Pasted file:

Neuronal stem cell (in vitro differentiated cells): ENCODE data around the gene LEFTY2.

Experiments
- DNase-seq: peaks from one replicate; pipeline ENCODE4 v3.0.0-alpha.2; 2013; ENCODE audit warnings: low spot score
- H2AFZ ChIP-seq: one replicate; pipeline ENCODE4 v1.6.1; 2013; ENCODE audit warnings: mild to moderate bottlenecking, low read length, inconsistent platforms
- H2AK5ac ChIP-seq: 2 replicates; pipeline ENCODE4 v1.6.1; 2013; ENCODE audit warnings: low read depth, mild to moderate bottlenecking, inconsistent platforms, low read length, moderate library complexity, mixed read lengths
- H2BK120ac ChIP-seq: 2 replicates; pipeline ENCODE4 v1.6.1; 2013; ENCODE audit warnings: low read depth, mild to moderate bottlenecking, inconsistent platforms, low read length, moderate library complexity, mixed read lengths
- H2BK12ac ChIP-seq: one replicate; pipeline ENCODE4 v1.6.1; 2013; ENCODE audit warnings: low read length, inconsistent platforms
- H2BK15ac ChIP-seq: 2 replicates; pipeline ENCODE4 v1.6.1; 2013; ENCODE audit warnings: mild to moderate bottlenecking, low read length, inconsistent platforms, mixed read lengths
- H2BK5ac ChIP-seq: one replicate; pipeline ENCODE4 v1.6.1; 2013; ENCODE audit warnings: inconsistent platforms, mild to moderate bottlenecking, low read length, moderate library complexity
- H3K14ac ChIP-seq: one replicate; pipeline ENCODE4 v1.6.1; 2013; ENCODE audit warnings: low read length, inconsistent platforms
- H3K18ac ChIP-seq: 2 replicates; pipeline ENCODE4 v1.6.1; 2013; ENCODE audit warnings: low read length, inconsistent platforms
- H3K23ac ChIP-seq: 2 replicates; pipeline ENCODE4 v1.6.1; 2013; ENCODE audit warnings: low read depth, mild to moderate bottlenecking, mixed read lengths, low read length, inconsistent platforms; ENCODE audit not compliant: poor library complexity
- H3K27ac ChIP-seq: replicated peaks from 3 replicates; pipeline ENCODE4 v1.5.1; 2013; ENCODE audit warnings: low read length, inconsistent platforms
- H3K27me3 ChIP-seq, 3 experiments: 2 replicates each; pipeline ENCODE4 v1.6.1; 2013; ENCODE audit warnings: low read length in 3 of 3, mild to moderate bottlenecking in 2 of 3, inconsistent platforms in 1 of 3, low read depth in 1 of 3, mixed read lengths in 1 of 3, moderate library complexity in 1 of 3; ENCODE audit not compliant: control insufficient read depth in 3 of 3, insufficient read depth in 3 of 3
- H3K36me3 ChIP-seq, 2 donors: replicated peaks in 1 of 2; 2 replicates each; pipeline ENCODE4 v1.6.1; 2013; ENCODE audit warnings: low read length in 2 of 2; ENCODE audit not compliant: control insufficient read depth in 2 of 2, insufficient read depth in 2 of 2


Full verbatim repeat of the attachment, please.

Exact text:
Neuronal stem cell (in vitro differentiated cells): ENCODE data around the gene LEFTY2.

Experiments
- DNase-seq: peaks from one replicate; pipeline ENCODE4 v3.0.0-alpha.2; 2013; ENCODE audit warnings: low spot score
- H2AFZ ChIP-seq: one replicate; pipeline ENCODE4 v1.6.1; 2013; ENCODE audit warnings: mild to moderate bottlenecking, low read length, inconsistent platforms
- H2AK5ac ChIP-seq: 2 replicates; pipeline ENCODE4 v1.6.1; 2013; ENCODE audit warnings: low read depth, mild to moderate bottlenecking, inconsistent platforms, low read length, moderate library complexity, mixed read lengths
- H2BK120ac ChIP-seq: 2 replicates; pipeline ENCODE4 v1.6.1; 2013; ENCODE audit warnings: low read depth, mild to moderate bottlenecking, inconsistent platforms, low read length, moderate library complexity, mixed read lengths
- H2BK12ac ChIP-seq: one replicate; pipeline ENCODE4 v1.6.1; 2013; ENCODE audit warnings: low read length, inconsistent platforms
- H2BK15ac ChIP-seq: 2 replicates; pipeline ENCODE4 v1.6.1; 2013; ENCODE audit warnings: mild to moderate bottlenecking, low read length, inconsistent platforms, mixed read lengths
- H2BK5ac ChIP-seq: one replicate; pipeline ENCODE4 v1.6.1; 2013; ENCODE audit warnings: inconsistent platforms, mild to moderate bottlenecking, low read length, moderate library complexity
- H3K14ac ChIP-seq: one replicate; pipeline ENCODE4 v1.6.1; 2013; ENCODE audit warnings: low read length, inconsistent platforms
- H3K18ac ChIP-seq: 2 replicates; pipeline ENCODE4 v1.6.1; 2013; ENCODE audit warnings: low read length, inconsistent platforms
- H3K23ac ChIP-seq: 2 replicates; pipeline ENCODE4 v1.6.1; 2013; ENCODE audit warnings: low read depth, mild to moderate bottlenecking, mixed read lengths, low read length, inconsistent platforms; ENCODE audit not compliant: poor library complexity
- H3K27ac ChIP-seq: replicated peaks from 3 replicates; pipeline ENCODE4 v1.5.1; 2013; ENCODE audit warnings: low read length, inconsistent platforms
- H3K27me3 ChIP-seq, 3 experiments: 2 replicates each; pipeline ENCODE4 v1.6.1; 2013; ENCODE audit warnings: low read length in 3 of 3, mild to moderate bottlenecking in 2 of 3, inconsistent platforms in 1 of 3, low read depth in 1 of 3, mixed read lengths in 1 of 3, moderate library complexity in 1 of 3; ENCODE audit not compliant: control insufficient read depth in 3 of 3, insufficient read depth in 3 of 3
- H3K36me3 ChIP-seq, 2 donors: replicated peaks in 1 of 2; 2 replicates each; pipeline ENCODE4 v1.6.1; 2013; ENCODE audit warnings: low read length in 2 of 2; ENCODE audit not compliant: control insufficient read depth in 2 of 2, insufficient read depth in 2 of 2